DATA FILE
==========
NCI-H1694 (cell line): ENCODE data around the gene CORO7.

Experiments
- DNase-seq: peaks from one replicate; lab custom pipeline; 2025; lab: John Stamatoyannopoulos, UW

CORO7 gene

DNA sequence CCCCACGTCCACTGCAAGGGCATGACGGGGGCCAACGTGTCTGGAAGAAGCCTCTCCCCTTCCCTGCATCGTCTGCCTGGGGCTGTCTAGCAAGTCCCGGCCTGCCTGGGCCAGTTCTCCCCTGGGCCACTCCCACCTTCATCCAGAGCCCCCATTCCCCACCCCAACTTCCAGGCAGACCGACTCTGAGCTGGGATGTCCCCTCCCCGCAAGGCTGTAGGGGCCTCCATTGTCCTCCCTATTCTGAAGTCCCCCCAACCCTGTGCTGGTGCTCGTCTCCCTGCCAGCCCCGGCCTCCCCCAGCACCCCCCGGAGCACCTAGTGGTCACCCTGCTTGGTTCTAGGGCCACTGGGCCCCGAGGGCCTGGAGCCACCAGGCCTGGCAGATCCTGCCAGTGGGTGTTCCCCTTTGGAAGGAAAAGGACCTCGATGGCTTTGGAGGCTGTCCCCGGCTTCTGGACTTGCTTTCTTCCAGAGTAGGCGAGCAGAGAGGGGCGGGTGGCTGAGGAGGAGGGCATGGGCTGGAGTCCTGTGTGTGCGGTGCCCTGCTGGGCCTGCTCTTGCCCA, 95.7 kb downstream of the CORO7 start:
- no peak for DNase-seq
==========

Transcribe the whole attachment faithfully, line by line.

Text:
NCI-H1694 (cell line): ENCODE data around the gene CORO7.

Experiments
- DNase-seq: peaks from one replicate; lab custom pipeline; 2025; lab: John Stamatoyannopoulos, UW

CORO7 gene

DNA sequence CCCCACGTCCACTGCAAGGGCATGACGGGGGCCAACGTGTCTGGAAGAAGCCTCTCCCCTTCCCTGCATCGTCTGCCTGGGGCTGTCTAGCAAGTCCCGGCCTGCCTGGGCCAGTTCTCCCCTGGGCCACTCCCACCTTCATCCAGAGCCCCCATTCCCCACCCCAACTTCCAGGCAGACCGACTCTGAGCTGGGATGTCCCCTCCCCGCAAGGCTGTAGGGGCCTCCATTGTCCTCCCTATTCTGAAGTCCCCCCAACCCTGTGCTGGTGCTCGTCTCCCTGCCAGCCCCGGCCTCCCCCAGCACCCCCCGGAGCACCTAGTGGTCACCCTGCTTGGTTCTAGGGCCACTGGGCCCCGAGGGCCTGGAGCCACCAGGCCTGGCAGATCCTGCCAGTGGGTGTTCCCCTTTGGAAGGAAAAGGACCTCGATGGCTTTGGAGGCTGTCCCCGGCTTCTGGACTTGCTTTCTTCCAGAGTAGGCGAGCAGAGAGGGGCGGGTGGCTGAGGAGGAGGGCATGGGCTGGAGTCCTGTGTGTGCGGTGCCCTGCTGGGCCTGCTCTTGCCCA, 95.7 kb downstream of the CORO7 start:
- no peak for DNase-seq